Ode to Sana’a

Sana’a is a lovely and unique city with many beautiful people.  We’ve enjoyed a wonderful three months studying there but have decided that it would be better for us to relocate.  Sana’a, being the capital city, is naturally more expensive then other parts of Yemen.  To remain in Sana’a, we would have to start teaching English as a means of generating income, which means that we would have less time to devote to our studies.  Given this conundrum, we’ve decided to relocate to a place where the cost of living is cheaper, the Arabic studies are cheaper, Qur’an studies and other Islamic studies are offered at no cost, and the people are cool.  Where exactly is this place?  We are currently in Hadhramaut.  Remember where our oh-so-delicious honey was from?

We are literally in a small desert town surrounded by beautiful mountains.  At night, the mountains emit a reddish hue and suspended just above them lies a blanket of stars, glittering the night sky.  I’ve never been out west, but the mountains here remind me of pictures that I’ve seen of mountains in Sante Fe. 

Growing up in New York City, I don’t think I’ve ever seen this many stars in my life!  You cannot help but glorify the Creator when you witness such a sight.  I was walking with a group of sisters the other evening and the electricity went out.  We all looked up and stood frozen and in awe by the sight of so many stars.  Most of us, being Western city girls, stood there oohing, aahing, and saying “Subhan Allah” (Glory be to God) at such a sight.

The town has the feel of a university town (minus drunken students loitering the campus at night, of course).  The students here hail from Indonesia, Sierra Leone, South Africa, Norway, Germany, Japan, Yemen, U.S. U.K. Tunisia, Morocco, Sweden, Comoros, Canada and many places in between. The community here is diverse, with so many sincere, God-fearing people that you can not help but be affected for the better.  The days are filled with classes and study, and the nights are filled with worship and rest. 

Having friends who preceded us to this location, we were able to jump right in to the action.  We arrived on Thursday (about two weeks ago) but it feels like we’ve been here longer.  Urbndervish is studying at Badr Institute for Arabic Language and I’m taking private lessons in Arabic.  Considering how much we have yet to learn of this language, we wanted to take the opportunity to devote ourselves wholeheartedly to its study at this early stage in our pursuit. 

Note for the Arabic students:  Urbndervish is continuing ‘Arabiyyat lil-Anasheen and I’m studying Kitab al-Asassi for now. 

So, Sana’a; it’s been real.  You’ve been great.  It’s us, not you.  We hope to see you again soon.  Before we forget; here are our few features of Sana’a that we failed to mention earlier. 100_0950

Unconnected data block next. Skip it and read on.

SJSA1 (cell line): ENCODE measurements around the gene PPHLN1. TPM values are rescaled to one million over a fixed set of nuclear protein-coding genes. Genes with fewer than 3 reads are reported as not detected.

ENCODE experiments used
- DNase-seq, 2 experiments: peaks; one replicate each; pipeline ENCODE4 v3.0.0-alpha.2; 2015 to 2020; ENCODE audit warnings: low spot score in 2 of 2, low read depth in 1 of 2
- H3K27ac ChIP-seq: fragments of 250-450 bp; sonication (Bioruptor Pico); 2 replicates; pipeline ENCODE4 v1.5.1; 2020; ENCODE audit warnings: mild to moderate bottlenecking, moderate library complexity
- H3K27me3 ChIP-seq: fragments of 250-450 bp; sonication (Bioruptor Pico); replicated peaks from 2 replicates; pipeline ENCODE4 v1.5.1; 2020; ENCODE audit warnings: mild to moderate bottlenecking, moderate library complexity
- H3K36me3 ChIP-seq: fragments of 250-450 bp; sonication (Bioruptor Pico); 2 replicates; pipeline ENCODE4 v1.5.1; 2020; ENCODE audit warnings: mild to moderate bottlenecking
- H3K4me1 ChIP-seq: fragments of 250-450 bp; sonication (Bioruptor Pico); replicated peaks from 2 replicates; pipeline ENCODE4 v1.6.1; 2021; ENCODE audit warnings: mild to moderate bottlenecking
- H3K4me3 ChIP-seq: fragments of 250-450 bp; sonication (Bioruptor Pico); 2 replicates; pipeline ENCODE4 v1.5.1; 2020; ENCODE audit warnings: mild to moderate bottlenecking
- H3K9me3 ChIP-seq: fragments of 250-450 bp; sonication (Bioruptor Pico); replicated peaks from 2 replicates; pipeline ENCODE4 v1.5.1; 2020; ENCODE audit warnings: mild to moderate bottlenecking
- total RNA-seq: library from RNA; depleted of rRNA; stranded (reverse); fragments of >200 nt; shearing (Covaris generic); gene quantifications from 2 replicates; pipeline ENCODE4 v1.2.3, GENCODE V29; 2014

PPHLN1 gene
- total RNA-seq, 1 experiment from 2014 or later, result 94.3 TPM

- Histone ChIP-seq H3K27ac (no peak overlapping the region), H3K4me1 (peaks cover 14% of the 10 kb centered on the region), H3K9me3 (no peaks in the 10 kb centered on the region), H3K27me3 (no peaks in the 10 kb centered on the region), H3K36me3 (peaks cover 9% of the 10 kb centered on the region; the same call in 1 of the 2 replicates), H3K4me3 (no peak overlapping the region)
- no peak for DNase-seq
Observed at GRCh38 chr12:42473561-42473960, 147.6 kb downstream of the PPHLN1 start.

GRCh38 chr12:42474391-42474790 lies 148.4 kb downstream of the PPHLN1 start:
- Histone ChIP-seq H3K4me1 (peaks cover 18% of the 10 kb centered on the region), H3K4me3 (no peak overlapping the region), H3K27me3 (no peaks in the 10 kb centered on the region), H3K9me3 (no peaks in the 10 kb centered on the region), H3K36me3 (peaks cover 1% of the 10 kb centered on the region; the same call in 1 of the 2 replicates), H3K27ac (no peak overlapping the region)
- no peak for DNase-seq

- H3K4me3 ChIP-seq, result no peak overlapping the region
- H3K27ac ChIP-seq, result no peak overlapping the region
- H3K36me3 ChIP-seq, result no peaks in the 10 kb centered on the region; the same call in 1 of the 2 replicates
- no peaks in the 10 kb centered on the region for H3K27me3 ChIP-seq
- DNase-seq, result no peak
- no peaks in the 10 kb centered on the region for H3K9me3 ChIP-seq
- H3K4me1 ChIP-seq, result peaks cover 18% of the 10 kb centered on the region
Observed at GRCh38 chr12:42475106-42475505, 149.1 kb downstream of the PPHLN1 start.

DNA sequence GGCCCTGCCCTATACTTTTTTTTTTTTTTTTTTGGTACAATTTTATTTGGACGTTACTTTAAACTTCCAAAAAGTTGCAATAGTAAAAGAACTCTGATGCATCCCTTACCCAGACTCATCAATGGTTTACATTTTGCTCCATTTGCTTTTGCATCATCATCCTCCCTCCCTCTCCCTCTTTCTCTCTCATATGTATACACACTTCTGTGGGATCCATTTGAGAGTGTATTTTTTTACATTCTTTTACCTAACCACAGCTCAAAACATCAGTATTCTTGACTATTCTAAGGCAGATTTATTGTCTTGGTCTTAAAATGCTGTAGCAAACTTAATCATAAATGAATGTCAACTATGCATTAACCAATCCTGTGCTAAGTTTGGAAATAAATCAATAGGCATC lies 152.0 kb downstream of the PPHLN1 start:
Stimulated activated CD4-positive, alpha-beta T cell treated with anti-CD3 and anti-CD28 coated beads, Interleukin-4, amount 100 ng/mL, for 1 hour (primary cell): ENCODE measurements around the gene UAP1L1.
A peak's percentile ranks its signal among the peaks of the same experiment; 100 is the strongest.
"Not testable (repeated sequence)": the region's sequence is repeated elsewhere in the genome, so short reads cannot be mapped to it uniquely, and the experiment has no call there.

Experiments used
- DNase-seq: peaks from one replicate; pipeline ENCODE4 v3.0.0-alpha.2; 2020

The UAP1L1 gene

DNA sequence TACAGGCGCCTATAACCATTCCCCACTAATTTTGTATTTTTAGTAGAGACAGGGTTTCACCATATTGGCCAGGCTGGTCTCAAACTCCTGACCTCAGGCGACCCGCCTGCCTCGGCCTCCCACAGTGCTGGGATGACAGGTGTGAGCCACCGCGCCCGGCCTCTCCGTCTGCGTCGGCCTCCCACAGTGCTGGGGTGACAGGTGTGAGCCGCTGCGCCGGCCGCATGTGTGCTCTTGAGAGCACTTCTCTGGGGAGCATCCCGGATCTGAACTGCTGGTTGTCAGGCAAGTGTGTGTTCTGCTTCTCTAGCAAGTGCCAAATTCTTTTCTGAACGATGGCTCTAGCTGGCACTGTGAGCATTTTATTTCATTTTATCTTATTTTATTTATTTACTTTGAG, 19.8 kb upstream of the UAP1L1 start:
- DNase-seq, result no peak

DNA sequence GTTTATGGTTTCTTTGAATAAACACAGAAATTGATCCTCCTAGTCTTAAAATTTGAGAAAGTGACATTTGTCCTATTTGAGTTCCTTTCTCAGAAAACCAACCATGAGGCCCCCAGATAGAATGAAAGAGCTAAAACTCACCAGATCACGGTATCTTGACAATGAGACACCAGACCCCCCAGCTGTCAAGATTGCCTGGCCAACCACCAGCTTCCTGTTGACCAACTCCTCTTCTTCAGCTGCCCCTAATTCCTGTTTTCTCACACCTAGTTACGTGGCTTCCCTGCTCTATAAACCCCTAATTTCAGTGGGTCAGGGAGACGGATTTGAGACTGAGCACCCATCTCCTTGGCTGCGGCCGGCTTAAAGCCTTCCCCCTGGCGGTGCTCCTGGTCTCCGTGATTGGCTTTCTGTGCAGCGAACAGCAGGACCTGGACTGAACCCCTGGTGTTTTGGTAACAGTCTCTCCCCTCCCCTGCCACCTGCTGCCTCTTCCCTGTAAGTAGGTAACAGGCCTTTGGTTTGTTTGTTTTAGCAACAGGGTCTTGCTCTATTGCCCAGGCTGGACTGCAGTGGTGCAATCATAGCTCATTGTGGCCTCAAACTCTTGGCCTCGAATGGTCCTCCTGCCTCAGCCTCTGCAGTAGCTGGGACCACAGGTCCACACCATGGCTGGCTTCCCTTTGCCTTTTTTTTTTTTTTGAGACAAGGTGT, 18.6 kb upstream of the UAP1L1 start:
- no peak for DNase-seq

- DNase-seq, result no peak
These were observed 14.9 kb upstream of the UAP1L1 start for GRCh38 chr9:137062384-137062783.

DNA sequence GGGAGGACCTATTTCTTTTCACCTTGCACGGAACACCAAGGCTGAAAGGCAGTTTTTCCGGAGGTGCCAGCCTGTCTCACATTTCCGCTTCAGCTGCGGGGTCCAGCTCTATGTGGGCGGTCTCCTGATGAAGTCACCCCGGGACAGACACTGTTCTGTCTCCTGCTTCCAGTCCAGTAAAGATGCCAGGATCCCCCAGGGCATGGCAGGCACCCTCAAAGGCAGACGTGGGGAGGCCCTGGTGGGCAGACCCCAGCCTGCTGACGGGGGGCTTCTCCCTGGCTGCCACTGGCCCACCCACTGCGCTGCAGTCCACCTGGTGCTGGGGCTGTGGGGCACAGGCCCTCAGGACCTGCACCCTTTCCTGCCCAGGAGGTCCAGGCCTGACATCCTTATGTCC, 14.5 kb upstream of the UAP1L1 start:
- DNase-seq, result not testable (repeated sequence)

Yes, water is a bounty!  You tell them, Mr. Yemeni Water Drop! 

This ad is part of a water conservation campaign.


These new trash cans have been appearing all over Sana’a.  Now just to get folks to actually put the trash in the can and not on the floor and we’ll be well on our way.


Children playing in dirt, as they love to do in these parts.


And the last thing that we were happy to find was affordable, homeopathic medicines at the pharmacy.  We were able to find all kinds of Ayurvedic medicines to nurse muscle strain and the post-Hajj cough.  Nice to know that alternative health products are not over-priced and reserved for the elite in Sana’a!


Side Note:  Remember our sassy crib?

If you’re looking for a clean, convenient and modern apartment/flat during your stay in Sana’a, we would highly recommend Sana’a Apartments.  The apartment is centrally located and the neighbors are great! 


5 thoughts on “Ode to Sana’a

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  1. as salaamu alaikum. our prayers and thoughts are with you. may Allah continue to reward you both. jak so much for sharing your experiences, thoughts and photos. don’t concern yourself with my questions, espeically given the limited internet access. insha Allah, we will meet again soon and we can dialogue in person.

  2. As-Salaamu Alaykum. Al-Hamdulillah, my prayers were answered! I was always hoping you two would go to Tarim. If you’re in Yemen that’s the only place to be. I pray you will have much success there. Please give my salaams to Hasan Al-Boriqua’i. Is Murabit Hadameen’s son from Mauritania still teaching Maliki fiqh there? So, are you two planning on finishing the program there (Dar Al-Mustafa and Dar Az-Zahra)?

  3. Salam alaykum both,

    As always, it’s really great to check your blog 🙂
    Alhamdolilah that you are enjoying all of your time and experience… may Allah bless you both and have all of this in the balance of your good deeds…

    fe aman Allah,

  4. As Salaamu Alaikum wa Rahmatullah!!! Kaf Anti? Anti bi-khayr? Kaf Tarim? I can’t wait to see you there. We are counting down the days here. Please let me know if you need anything from here that I can bring for you. Also ask Aisha the same thing and let me know insha Allah. Please send salaams and love katheer to all the sisters there. Love to you. Hayyak Allah

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